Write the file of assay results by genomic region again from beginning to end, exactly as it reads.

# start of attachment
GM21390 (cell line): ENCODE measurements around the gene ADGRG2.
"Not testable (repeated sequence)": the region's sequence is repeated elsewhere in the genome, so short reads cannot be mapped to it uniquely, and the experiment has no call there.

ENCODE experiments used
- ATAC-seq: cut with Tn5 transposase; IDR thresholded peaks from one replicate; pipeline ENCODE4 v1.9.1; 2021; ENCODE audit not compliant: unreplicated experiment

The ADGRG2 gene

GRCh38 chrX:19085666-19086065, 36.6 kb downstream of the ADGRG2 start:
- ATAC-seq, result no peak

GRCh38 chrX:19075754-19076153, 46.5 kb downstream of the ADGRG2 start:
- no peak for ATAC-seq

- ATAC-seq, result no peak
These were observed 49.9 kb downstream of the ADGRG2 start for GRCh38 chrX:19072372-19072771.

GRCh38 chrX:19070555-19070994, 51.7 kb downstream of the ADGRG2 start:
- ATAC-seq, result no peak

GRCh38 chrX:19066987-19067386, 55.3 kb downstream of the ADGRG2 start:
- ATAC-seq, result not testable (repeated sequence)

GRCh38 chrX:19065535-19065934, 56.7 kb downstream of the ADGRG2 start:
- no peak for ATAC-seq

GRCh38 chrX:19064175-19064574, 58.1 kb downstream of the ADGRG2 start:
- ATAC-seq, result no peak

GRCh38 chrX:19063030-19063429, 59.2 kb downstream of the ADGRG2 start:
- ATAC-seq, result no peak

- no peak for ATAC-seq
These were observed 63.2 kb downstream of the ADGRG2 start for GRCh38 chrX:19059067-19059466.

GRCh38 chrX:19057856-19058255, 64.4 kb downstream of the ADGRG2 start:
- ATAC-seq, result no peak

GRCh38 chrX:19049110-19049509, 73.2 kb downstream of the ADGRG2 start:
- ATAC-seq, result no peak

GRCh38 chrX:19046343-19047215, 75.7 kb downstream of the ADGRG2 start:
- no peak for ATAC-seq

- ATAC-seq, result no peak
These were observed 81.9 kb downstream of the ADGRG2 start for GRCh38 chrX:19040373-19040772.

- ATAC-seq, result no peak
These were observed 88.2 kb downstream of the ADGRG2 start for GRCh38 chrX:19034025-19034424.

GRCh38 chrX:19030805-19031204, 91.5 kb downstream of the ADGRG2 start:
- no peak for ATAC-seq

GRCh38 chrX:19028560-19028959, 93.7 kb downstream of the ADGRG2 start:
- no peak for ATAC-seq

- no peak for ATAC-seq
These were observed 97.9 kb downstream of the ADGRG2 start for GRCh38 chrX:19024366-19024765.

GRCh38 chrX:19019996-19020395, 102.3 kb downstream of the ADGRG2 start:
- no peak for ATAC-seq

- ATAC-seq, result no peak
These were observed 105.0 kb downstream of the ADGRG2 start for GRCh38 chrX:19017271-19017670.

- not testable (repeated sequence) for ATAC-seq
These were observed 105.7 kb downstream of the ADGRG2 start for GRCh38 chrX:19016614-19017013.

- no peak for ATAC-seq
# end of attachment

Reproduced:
GM21390 (cell line): ENCODE measurements around the gene ADGRG2.
"Not testable (repeated sequence)": the region's sequence is repeated elsewhere in the genome, so short reads cannot be mapped to it uniquely, and the experiment has no call there.

ENCODE experiments used
- ATAC-seq: cut with Tn5 transposase; IDR thresholded peaks from one replicate; pipeline ENCODE4 v1.9.1; 2021; ENCODE audit not compliant: unreplicated experiment

The ADGRG2 gene

GRCh38 chrX:19085666-19086065, 36.6 kb downstream of the ADGRG2 start:
- ATAC-seq, result no peak

GRCh38 chrX:19075754-19076153, 46.5 kb downstream of the ADGRG2 start:
- no peak for ATAC-seq

- ATAC-seq, result no peak
These were observed 49.9 kb downstream of the ADGRG2 start for GRCh38 chrX:19072372-19072771.

GRCh38 chrX:19070555-19070994, 51.7 kb downstream of the ADGRG2 start:
- ATAC-seq, result no peak

GRCh38 chrX:19066987-19067386, 55.3 kb downstream of the ADGRG2 start:
- ATAC-seq, result not testable (repeated sequence)

GRCh38 chrX:19065535-19065934, 56.7 kb downstream of the ADGRG2 start:
- no peak for ATAC-seq

GRCh38 chrX:19064175-19064574, 58.1 kb downstream of the ADGRG2 start:
- ATAC-seq, result no peak

GRCh38 chrX:19063030-19063429, 59.2 kb downstream of the ADGRG2 start:
- ATAC-seq, result no peak

- no peak for ATAC-seq
These were observed 63.2 kb downstream of the ADGRG2 start for GRCh38 chrX:19059067-19059466.

GRCh38 chrX:19057856-19058255, 64.4 kb downstream of the ADGRG2 start:
- ATAC-seq, result no peak

GRCh38 chrX:19049110-19049509, 73.2 kb downstream of the ADGRG2 start:
- ATAC-seq, result no peak

GRCh38 chrX:19046343-19047215, 75.7 kb downstream of the ADGRG2 start:
- no peak for ATAC-seq

- ATAC-seq, result no peak
These were observed 81.9 kb downstream of the ADGRG2 start for GRCh38 chrX:19040373-19040772.

- ATAC-seq, result no peak
These were observed 88.2 kb downstream of the ADGRG2 start for GRCh38 chrX:19034025-19034424.

GRCh38 chrX:19030805-19031204, 91.5 kb downstream of the ADGRG2 start:
- no peak for ATAC-seq

GRCh38 chrX:19028560-19028959, 93.7 kb downstream of the ADGRG2 start:
- no peak for ATAC-seq

- no peak for ATAC-seq
These were observed 97.9 kb downstream of the ADGRG2 start for GRCh38 chrX:19024366-19024765.

GRCh38 chrX:19019996-19020395, 102.3 kb downstream of the ADGRG2 start:
- no peak for ATAC-seq

- ATAC-seq, result no peak
These were observed 105.0 kb downstream of the ADGRG2 start for GRCh38 chrX:19017271-19017670.

- not testable (repeated sequence) for ATAC-seq
These were observed 105.7 kb downstream of the ADGRG2 start for GRCh38 chrX:19016614-19017013.

- no peak for ATAC-seq